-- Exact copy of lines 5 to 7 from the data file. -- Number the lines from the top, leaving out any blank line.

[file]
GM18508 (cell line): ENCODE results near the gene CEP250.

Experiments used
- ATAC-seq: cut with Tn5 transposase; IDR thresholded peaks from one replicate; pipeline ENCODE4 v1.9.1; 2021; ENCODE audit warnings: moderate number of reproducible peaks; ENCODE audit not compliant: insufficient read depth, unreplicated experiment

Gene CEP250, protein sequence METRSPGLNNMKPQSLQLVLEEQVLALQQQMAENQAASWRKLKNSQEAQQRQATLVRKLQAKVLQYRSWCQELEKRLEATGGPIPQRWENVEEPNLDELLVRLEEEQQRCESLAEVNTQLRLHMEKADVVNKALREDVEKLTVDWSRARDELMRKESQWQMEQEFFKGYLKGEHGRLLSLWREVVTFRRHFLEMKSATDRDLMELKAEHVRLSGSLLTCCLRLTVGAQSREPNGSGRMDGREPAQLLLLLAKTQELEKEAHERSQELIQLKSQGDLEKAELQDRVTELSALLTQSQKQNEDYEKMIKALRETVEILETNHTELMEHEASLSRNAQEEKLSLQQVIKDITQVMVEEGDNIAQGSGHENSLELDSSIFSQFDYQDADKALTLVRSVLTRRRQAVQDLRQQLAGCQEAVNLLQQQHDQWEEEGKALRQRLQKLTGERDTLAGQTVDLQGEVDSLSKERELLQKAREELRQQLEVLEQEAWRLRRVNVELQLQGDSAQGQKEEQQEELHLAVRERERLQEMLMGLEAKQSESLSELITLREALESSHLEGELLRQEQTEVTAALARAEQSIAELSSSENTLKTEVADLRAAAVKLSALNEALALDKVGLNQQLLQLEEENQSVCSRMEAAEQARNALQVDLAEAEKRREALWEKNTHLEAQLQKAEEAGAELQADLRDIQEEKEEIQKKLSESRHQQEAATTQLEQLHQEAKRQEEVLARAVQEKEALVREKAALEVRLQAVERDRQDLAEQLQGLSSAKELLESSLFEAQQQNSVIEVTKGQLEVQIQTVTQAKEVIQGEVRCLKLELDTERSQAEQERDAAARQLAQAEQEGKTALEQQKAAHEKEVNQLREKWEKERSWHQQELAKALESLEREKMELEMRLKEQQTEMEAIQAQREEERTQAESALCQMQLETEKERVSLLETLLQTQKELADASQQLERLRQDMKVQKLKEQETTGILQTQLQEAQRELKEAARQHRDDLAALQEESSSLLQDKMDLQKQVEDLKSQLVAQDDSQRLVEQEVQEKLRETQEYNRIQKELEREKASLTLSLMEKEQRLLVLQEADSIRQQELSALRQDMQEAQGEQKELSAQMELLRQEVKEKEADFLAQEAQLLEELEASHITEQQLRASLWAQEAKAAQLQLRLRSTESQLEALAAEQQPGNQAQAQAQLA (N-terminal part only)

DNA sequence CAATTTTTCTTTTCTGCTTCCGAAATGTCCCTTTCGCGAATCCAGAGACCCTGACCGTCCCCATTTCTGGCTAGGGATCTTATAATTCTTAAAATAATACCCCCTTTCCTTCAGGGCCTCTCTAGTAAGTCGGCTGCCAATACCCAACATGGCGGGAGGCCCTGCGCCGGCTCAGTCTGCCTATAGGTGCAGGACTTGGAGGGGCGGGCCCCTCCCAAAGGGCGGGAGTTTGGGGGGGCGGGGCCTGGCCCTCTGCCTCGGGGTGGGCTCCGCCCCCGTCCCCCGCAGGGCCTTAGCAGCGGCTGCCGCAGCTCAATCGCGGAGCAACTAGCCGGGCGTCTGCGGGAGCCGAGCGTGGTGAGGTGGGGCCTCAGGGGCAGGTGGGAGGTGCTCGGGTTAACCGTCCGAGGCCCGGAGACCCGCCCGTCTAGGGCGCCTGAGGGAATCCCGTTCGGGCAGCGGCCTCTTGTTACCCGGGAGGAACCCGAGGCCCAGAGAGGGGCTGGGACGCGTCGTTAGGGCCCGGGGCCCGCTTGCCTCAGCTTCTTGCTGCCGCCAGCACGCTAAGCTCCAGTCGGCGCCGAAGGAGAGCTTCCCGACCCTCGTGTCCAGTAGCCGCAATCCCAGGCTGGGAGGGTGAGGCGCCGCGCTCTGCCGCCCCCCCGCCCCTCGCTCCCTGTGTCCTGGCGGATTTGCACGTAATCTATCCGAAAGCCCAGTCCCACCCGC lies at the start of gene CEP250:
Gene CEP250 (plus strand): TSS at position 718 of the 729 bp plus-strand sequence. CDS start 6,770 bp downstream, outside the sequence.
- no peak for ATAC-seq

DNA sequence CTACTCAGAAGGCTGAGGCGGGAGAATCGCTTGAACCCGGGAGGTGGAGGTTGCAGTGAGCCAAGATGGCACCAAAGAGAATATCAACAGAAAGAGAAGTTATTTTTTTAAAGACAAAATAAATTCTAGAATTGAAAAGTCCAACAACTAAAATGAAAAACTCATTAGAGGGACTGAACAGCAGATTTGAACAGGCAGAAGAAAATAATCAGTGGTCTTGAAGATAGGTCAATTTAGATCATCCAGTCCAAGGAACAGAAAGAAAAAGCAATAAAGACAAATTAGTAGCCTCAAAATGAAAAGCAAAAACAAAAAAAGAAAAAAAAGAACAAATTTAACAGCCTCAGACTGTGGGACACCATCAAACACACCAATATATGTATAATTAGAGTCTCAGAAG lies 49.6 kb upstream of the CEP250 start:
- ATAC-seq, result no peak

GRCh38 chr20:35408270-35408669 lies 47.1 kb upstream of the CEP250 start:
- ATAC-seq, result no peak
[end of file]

DNA sequence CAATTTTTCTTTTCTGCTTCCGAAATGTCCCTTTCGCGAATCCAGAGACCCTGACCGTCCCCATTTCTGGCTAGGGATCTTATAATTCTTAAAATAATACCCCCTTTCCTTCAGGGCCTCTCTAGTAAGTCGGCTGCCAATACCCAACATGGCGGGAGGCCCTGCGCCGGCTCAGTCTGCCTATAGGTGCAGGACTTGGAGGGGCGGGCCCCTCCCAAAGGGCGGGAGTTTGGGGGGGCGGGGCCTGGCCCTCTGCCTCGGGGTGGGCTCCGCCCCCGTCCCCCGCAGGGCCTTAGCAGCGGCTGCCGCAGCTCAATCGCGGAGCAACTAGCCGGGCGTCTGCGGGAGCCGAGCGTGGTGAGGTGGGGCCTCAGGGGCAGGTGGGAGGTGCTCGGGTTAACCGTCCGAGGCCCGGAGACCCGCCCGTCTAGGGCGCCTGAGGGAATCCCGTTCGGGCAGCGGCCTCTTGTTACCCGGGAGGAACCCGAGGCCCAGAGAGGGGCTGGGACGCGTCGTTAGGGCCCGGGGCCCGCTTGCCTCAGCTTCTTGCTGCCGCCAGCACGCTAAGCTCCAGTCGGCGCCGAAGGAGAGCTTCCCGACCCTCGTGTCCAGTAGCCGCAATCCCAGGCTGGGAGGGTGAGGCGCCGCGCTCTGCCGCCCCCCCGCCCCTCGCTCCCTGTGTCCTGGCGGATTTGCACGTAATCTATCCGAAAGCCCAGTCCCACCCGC lies at the start of gene CEP250:
Gene CEP250 (plus strand): TSS at position 718 of the 729 bp plus-strand sequence. CDS start 6,770 bp downstream, outside the sequence.
- no peak for ATAC-seq